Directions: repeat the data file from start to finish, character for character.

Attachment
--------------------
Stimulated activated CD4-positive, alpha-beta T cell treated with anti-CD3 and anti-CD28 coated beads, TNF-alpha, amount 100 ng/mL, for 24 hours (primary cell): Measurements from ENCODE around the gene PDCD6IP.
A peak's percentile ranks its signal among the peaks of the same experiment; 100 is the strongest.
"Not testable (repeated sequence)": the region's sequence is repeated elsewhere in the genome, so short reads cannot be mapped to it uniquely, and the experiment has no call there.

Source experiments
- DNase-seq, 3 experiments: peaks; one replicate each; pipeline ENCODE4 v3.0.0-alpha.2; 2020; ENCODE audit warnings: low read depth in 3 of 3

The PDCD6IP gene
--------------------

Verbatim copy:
Stimulated activated CD4-positive, alpha-beta T cell treated with anti-CD3 and anti-CD28 coated beads, TNF-alpha, amount 100 ng/mL, for 24 hours (primary cell): Measurements from ENCODE around the gene PDCD6IP.
A peak's percentile ranks its signal among the peaks of the same experiment; 100 is the strongest.
"Not testable (repeated sequence)": the region's sequence is repeated elsewhere in the genome, so short reads cannot be mapped to it uniquely, and the experiment has no call there.

Source experiments
- DNase-seq, 3 experiments: peaks; one replicate each; pipeline ENCODE4 v3.0.0-alpha.2; 2020; ENCODE audit warnings: low read depth in 3 of 3

The PDCD6IP gene